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little black bugs smothering many of my plants

Hi,  I seem to have these little black bugs smothering nearly everything! some people say wipe them off or blast them with the hose but I think that'd wreck the plants... they're on delicate flowers (jasmine, bishops flower, some small cosmos etc.

I don't like the idea of using pesticides or washing up liquid... are there any other options? plus what are they and why are they hounding my garden? I also took on an allotment this year and inherited an artichoke plant but the artichokes on it are being choked by these black buggies too!

Im a new gardener & am dismayed that my plants are like this!! 


Please help/ advise!



  • waterbuttswaterbutts Posts: 1,214

    welcome to the world of aphids! Blackfly is probably what you have. they also come in green, pink or sometimes grey, depending on what type they are and what colour sap they are sucking up.

    there are two approaches to gardening. there's the cut and burn theory where you think human beings are supreme and a garden should represent control of nature by the human race. In this case you go to the garden centre and pay Bayer or ICI for some nasty chemicals that will zap your garden into clean, organised lines. The other approach is to see yourself and your garden as a cog in the great wheel of nature and accept that every living thing has a part to play in things, even if that part may not be obvious to you. in that case you will leave the blackfly alone and notice that, if the plants are healthy, the birds, wasps and other creature eat the blackfly and, as quickly as they appeared, they suddenly disappear. If you are having a bit of a bad day ( just got a letterr from the bank etc) you might allow yorself to squish a few of them between your fingers while thinking dark thoughts about the bank manager. 

    You can decide what to do, depending on your personality.






  • BobTheGardenerBobTheGardener Posts: 11,391

    In previous years I have used bug spray to stop sawfly devastating my Soloman's seal.  However, this year I decided to just pick them all off by hand but last night I noticed a tiny wasp laying eggs into each and every sawfly larvae so decided I quite like the idea of lots more of these predators being around in the future and let them be.  The Soloman's seal will still be eaten to shreds this year, but next year there may be a lot more of these predator wasps which may help keep sawfly numbers down.  The bug spray would have killed the wasp too of course.  It's just a different (and better, in my opinion) way of looking at things.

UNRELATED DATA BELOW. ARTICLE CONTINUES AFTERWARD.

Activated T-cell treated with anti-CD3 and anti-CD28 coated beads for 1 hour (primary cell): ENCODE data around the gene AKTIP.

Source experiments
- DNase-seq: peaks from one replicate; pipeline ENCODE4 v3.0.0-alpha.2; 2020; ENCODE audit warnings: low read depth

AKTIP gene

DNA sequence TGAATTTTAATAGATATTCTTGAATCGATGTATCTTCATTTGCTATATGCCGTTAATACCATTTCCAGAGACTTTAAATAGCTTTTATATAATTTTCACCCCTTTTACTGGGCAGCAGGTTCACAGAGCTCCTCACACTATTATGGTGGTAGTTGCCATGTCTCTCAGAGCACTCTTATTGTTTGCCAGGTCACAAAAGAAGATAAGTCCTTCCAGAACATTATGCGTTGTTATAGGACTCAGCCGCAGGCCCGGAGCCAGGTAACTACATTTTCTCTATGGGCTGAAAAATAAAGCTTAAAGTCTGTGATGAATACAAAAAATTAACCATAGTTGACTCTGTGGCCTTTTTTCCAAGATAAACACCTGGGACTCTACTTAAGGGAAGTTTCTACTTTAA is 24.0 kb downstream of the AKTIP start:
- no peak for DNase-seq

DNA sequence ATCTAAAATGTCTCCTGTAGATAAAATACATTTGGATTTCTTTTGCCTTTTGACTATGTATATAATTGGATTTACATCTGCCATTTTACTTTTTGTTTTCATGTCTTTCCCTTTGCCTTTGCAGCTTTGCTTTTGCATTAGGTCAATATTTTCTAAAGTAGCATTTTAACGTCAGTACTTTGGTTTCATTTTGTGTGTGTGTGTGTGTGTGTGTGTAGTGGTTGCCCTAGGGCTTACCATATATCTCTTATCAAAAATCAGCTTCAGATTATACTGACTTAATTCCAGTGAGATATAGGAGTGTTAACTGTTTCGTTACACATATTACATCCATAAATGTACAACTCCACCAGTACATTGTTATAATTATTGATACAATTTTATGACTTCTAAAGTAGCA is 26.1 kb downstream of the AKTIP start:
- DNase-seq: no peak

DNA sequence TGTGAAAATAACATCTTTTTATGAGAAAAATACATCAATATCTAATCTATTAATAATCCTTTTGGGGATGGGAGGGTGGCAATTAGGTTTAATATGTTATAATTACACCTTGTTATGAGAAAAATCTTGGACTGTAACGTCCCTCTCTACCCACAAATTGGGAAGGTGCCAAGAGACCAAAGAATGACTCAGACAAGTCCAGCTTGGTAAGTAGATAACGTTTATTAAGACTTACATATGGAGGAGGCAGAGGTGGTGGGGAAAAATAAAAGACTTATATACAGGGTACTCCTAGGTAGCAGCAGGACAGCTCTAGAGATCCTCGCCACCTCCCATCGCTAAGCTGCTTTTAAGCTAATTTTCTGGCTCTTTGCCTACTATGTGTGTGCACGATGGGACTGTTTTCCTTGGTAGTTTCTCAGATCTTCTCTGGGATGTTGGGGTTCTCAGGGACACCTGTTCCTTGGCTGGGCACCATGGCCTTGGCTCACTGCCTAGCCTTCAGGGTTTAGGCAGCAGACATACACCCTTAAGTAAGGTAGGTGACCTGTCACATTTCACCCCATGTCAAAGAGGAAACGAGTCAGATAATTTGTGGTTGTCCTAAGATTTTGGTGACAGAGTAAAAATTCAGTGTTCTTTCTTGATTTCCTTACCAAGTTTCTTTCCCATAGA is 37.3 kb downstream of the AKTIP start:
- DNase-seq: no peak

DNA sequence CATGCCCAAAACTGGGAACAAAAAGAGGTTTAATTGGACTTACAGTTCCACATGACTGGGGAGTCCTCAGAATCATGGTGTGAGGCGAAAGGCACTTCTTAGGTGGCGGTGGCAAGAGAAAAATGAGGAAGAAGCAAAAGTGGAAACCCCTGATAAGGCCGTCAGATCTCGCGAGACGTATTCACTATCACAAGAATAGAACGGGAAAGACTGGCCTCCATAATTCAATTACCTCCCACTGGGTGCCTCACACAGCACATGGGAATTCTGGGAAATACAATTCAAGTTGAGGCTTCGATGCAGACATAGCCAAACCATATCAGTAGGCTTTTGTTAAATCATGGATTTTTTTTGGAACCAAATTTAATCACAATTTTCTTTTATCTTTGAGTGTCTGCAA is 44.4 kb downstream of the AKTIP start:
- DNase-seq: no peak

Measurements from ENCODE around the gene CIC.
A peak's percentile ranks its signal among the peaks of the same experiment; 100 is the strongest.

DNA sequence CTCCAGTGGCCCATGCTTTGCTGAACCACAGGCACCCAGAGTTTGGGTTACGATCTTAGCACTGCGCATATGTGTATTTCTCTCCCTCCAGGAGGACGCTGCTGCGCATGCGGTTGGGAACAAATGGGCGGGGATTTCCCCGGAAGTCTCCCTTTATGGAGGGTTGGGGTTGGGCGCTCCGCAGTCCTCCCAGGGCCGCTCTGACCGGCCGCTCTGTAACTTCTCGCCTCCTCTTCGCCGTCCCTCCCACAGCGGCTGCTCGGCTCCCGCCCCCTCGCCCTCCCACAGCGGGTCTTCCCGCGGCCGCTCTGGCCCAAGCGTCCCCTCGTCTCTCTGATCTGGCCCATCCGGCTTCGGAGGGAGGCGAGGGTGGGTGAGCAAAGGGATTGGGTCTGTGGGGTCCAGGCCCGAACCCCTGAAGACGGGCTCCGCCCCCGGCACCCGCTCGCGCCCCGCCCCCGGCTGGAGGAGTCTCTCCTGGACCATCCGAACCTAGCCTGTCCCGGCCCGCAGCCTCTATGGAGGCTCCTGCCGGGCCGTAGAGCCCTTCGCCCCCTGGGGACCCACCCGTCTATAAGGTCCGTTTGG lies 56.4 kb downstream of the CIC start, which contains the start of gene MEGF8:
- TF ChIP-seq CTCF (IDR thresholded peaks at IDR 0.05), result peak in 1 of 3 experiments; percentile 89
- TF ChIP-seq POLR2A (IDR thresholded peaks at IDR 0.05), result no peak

A trowel in the hand is worth a thousand lost under a bush.
  • Well said, Bob the gardener image


  • joulesjoules Posts: 12

    My beautiful dahlias also have blackfly, so far they don't seem to have caused any problems, I am inclined to leave them alone, let nature do her thing

  • addictaddict Posts: 659

    You can always assist nature in doing her job. Find spiders, ladybirds and larvae and transfer to blackfly infested plants. The other thing you might like to check on is whether any ants are on the plants too. They "farm" the blackfly as in they protect them from predators in exchange for the aphid honey dew. If there are ants try scattering cinnamon at the base of the plants image

  • My runner beans and broad beans are infested with black fly, squashing them has reduced the flowers, blasting them with water has probably knocked them onto other plants.  Blasting the woolly aphid on the apple tree doesn't seem to work either or they are wearing strong waterproofs! Although I have bees, the other predators don't seem to be around.  I have thought of spraying them but don't want to eat chemicals and after seeing the programme the other night about how coffee is decafinated, am seriously thinking about going back to drinking normal coffee.

  • addictaddict Posts: 659

    I drink decaff cof image what do they do to it?! 

    The predators will ever-hopeful lol


  • Busy-LizzieBusy-Lizzie Posts: 22,584

    I don't do much spraying, but liquid soap is better than washing up liquid which is a detergent.

    Dordogne and Norfolk. Clay in Dordogne, sandy in Norfolk.
  • Gardener EveGardener Eve Posts: 118

    Hi! Thanks everyone - I've loved all the responses.I definately want to keep things as natural & organic as possible, I was just shocked at how many of these nasty little things there are!

    I will try to be patient and hopefully the natural predators will take control, although I havent seen any lady bugs yet : (

    You can't buy them can you?

    I also like waterbutts idea of squishing them to relieve stress!

    It's interesting that addict mentioned the ants because many of these plants that are heavily covered do have ants scurrying up and down them & I didn't think anything of it. I'll try the cinnamon idea today as that can't do any harm to the soil...(can it?!)

    Thanks again!



  • AnkieAnkie Posts: 7

    Hi there.  I am just a 'beginner' gardener and novice poster too. 

    I noticed loads of these little pests were clinging to my hanging basket flowers and so I ordered some ladybirds, I haven't received them yet, but I really can't wait for them to arrive.  I am like a 5 year old waiting for Christmas at the moment.

    I ordered them from, I checked out a few websites after googling and this one seemed among the cheapest and with the most info.  I opted for the ladybird family as you get ladybirds and larvae, my biggest concern is that the ladybirds will just up and fly away once I introduce them to my baskets, the larvae at least will have to hang around a while and hopefully munch up a few critters in the meantime.

    Hope that helps


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